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Question Number: 28713

Law 17 - Corner Kick 9/8/2014

RE: Rec Under 11

Jay LaFountain of Coldwater, MI USA asks...

I was ARing a game and a player asked a question about a corner kick, but in the process gave a demonstration of what he was talking about - including kicking the ball out of the corner arc. The ball obviously was kicked and moved, but since the players are so young, and nobody reacted as if it was an 'actual' corner kick, I and the ref let him pick it up and reset it.

Given the prevalence in 'trick plays' at the U10 level... I believe I should have had a quick word about it with him, that he shouldn't demonstrate with an actual kick because it could be construed as the actual kick and cause all kinds of problems.

I didn't because I don't have the experience to react in a good way right in the moment, unfortunately - but since there wasn't any problem with it, we just let him take the kick after that.

What do you think? Did we do the right thing? Should I have had a quick, quiet word with him about demonstration kicks? Or is this something that just happens in Ulittles games?

As an aside, my first three matches went great and I managed to keep up with the kids to call offsides, even at the U14 level, and I was surprised at my ability to see an offsides position and get the timing correct. Basically I feel at home with the flag. on the sideline, like I should have been there forever. Anxious to go back and do more next Sat! My wife thinks I'm crazy because I wanted to pick up a fourth match that day, and I won't stop talking/thinking/being about soccer and officiating.

Thanks for the huge answers to my first question, by the way. So much good, instructive, encouraging words. It's amazing that I can have access to professional officials when I'm just a U-littles ref, but thank you - your insight will help me get it right, and when it's my match, my call, my reputation, hopefully I'll develop a good reputation. :D

Answer provided by Referee Joe McHugh

Hi Jay
This typically would only happen at U Littles due to the innocence of U10s. As the player is looking for advice then a demonstration kick is not really putting the ball in play so the 'best' decision is to go with the actual corner kick as you did.
As regards trick plays I would not allow these in the manner described. Just ask for the kick to be taken again properly and then there is no problem.



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Answer provided by Referee Richard Dawson

Hi Jay it is great to view your enthusiasm and I feel confident your reputation will be the respected one your choices make it!
The small sided matches is where fun supersedes everything but safety! lol Often the younger players do not have the kick strength to put balls across the goal mouth so tricky corners are likely an effort to dribble the ball into position. Like my good colleagues say, when we are asked by young players can we do this? in the context of the match be it a slide tackle, a tricky corner , a set play we can say, 'I dunno can you?' Match time is not the best to explain the ins and outs of free kick scenarios or debate the merits of instruction best in the post game or in practises, seminars, lectures and training centers. Still if the association you are involved with is good with an interactive referee and coach system where together they try to do what is best for the kids sounds like a healthy attitude of fair play and respect to me well done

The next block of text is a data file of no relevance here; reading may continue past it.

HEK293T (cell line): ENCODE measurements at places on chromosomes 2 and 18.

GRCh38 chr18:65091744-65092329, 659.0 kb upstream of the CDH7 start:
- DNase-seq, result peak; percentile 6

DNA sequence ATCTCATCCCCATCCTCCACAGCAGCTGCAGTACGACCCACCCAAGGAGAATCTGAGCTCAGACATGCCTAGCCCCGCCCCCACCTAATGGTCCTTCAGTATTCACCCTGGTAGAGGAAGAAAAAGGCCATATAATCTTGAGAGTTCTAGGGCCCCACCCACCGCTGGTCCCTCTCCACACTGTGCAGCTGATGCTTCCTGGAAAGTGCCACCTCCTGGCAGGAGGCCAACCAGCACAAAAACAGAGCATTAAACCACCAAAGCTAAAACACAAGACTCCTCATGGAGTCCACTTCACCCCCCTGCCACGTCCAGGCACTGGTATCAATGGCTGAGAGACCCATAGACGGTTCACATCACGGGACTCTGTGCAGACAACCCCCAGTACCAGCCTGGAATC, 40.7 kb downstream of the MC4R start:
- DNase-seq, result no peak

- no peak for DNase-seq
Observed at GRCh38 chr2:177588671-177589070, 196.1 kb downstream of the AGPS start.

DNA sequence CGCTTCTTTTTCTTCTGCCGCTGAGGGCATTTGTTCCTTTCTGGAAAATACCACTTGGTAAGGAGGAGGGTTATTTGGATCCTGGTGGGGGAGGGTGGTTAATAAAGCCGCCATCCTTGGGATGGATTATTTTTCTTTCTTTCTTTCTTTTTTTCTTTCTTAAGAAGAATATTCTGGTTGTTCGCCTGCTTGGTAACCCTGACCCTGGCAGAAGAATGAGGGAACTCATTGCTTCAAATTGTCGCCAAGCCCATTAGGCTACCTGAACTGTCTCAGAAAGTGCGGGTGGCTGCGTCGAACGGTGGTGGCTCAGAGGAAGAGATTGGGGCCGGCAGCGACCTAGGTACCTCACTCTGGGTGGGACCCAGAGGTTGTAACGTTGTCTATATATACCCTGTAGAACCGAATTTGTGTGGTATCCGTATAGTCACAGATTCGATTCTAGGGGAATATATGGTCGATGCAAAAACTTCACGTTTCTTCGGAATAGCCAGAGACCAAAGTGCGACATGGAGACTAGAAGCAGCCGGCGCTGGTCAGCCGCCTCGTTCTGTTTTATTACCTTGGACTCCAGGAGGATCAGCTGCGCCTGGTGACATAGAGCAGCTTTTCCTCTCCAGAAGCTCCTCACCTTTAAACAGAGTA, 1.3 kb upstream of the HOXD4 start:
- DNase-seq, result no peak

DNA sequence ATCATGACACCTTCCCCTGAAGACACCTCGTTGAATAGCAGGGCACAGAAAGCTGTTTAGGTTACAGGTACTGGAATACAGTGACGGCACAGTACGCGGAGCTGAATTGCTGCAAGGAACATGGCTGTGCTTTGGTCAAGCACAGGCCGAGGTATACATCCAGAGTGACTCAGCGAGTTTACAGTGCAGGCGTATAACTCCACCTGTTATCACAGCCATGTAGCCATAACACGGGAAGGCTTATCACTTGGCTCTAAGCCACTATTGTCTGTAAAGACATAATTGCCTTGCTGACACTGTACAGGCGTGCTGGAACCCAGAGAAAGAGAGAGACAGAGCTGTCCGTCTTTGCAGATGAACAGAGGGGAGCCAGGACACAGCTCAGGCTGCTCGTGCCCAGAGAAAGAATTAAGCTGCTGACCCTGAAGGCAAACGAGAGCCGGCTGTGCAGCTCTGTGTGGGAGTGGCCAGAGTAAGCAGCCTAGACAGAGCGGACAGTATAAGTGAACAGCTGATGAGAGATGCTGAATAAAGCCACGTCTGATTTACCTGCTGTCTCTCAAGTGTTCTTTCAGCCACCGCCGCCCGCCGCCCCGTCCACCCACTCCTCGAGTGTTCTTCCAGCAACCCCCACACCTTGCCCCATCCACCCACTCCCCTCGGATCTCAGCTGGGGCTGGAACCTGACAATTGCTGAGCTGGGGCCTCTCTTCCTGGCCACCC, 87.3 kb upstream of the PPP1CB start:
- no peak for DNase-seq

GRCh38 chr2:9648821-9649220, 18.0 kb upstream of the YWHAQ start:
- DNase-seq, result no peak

Cheers



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Answer provided by Referee Jason Wright

Hi Jay,

The laws allow referees to use common sense - as in, their own interpretation of what's happening - in these situations.

It's like when you blow the whistle for a free kick, the player that has been fouled has the ball at his feet in the correct spot, and he kicks the ball to a teammate to position.

Or, when a player repositions the ball with his foot slightly before taking the free kick.

While, under the strict letter of the law, you could interpret either of these as being a legitimate kick, you 'know' they haven't put the ball into play.

You are correct that a trick scenario could take advantage of this - a player could look like he's just kicking the ball to his mate to position the ball for the kick only to have that player run off with the ball - referees, like players, can also be caught out by these. But these are so rare that the way to mange these isn't to assume that every touch of the ball is a potential trick; rather, use common sense to understand what the player is almost certainly doing, but remain aware enough just in case he has ended up using a trick play to ensure you're not going to be caught out.

There was no harm in what the player did and a word would have been overzealous.

I'm glad to hear you've been enjoying running lines! It is a very different skill to refereeing in the middle for the field, but very enjoyable in its own way. Just be aware that you're the eyes on the back of the referee's head - it's easy for the AR to fall into the trap of ball-watching when play has moved up the field. The referee is watching the ball; while you need to watch play, you also need to watch what's behind play. Extremely unlikely to be an issue at this level though.



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